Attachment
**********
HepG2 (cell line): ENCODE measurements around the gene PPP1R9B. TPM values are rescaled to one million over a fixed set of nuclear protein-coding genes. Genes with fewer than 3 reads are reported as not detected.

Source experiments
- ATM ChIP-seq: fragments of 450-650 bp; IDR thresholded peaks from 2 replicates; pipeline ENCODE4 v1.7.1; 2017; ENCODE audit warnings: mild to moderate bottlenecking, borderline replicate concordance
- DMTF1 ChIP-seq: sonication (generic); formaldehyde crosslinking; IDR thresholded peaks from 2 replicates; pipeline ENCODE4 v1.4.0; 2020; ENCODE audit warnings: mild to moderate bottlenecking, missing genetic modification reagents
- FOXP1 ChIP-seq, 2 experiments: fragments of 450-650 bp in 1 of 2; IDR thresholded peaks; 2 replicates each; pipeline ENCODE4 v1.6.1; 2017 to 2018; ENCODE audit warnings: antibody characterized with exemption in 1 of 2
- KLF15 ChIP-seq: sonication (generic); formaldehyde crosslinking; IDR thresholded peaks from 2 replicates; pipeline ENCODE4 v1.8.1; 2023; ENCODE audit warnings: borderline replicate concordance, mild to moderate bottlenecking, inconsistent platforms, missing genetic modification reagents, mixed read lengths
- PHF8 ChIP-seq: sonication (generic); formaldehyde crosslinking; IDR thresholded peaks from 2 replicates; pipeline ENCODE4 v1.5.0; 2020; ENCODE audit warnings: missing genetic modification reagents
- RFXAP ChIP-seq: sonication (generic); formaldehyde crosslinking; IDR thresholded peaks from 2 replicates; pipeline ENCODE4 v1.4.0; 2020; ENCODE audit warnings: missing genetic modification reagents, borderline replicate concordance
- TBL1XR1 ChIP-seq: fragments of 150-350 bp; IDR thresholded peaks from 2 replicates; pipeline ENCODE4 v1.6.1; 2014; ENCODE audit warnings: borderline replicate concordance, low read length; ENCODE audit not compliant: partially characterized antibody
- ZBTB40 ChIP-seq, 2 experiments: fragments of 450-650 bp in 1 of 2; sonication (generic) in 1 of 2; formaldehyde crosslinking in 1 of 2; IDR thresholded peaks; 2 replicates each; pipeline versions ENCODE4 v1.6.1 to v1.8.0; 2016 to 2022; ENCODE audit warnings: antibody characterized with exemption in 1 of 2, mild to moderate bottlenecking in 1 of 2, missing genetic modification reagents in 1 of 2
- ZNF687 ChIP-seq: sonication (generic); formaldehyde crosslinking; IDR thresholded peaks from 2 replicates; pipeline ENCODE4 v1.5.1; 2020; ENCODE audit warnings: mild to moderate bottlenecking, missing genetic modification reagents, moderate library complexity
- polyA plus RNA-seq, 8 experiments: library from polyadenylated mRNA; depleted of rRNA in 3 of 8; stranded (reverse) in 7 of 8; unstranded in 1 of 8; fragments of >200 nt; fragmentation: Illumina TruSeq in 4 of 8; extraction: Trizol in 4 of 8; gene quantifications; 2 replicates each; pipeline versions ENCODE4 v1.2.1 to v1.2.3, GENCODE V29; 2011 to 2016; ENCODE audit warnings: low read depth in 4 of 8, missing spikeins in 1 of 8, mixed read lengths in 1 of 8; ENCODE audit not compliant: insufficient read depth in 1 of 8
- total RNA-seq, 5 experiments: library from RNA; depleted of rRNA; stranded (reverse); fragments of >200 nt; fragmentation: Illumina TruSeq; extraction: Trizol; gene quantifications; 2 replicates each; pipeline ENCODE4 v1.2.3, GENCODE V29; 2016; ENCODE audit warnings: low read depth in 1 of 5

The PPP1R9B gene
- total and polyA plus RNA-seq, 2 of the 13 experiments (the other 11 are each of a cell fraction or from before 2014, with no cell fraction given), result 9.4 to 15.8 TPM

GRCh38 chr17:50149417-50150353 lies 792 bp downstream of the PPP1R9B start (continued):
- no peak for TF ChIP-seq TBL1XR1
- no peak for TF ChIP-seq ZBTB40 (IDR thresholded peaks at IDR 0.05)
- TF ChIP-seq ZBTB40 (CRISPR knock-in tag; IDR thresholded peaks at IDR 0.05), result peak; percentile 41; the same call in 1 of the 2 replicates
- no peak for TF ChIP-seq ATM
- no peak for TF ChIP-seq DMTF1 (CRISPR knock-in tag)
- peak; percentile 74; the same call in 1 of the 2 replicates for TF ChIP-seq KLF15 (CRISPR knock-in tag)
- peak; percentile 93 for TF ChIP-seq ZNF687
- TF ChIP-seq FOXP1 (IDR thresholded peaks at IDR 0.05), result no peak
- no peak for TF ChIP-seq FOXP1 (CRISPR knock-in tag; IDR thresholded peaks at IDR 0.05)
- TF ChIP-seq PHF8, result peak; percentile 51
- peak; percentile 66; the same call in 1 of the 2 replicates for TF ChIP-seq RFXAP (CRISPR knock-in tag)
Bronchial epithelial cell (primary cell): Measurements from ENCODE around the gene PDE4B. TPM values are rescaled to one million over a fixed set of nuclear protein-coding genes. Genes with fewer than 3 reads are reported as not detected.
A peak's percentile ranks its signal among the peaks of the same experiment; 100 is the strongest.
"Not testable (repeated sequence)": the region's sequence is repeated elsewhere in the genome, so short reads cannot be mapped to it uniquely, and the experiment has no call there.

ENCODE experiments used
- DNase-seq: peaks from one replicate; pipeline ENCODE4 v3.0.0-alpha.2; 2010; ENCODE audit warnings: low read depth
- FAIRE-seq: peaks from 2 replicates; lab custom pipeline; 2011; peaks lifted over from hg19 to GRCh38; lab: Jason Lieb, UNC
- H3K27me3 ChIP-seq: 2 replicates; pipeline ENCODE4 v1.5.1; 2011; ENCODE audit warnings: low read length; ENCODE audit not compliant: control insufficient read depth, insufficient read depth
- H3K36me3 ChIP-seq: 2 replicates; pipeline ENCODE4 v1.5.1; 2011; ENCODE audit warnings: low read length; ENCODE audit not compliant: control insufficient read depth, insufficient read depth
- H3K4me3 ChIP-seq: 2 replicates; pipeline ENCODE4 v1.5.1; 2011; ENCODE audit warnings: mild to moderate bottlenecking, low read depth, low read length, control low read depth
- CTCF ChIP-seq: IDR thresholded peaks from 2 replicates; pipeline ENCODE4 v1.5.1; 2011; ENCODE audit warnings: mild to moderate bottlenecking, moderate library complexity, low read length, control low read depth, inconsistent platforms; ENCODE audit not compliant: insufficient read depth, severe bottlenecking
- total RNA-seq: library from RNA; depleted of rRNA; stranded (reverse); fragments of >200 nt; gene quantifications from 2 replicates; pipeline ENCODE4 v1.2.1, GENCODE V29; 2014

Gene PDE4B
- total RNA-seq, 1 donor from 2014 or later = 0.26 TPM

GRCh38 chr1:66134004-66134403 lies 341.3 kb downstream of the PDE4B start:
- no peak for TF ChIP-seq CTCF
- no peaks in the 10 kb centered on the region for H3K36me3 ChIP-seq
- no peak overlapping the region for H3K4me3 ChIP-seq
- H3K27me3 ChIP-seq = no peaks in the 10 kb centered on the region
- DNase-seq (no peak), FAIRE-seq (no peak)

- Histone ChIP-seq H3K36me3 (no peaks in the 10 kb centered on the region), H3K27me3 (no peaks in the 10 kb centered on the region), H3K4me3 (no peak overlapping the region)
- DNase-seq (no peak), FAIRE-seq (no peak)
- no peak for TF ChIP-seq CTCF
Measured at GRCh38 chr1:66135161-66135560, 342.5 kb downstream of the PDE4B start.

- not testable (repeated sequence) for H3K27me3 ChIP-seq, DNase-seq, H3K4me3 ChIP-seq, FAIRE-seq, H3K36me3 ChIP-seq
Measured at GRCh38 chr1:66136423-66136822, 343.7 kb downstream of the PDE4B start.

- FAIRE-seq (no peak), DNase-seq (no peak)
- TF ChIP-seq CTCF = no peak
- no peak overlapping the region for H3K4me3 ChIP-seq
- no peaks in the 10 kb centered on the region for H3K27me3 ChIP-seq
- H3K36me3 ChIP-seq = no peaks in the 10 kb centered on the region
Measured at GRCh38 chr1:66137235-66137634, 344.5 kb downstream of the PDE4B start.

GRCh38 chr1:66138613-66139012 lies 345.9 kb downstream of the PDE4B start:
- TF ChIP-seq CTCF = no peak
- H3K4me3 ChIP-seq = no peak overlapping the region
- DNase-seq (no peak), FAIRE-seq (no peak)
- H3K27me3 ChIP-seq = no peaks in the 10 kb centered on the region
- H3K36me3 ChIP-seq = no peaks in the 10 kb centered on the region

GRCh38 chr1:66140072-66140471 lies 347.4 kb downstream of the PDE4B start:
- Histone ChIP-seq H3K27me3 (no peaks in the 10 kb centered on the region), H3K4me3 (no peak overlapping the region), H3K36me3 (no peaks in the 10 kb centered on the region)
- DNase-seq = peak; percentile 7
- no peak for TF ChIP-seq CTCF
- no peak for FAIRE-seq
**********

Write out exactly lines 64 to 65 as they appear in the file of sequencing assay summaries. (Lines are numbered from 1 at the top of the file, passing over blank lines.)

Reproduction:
- H3K36me3 ChIP-seq = no peaks in the 10 kb centered on the region

GRCh38 chr1:66140072-66140471 lies 347.4 kb downstream of the PDE4B start: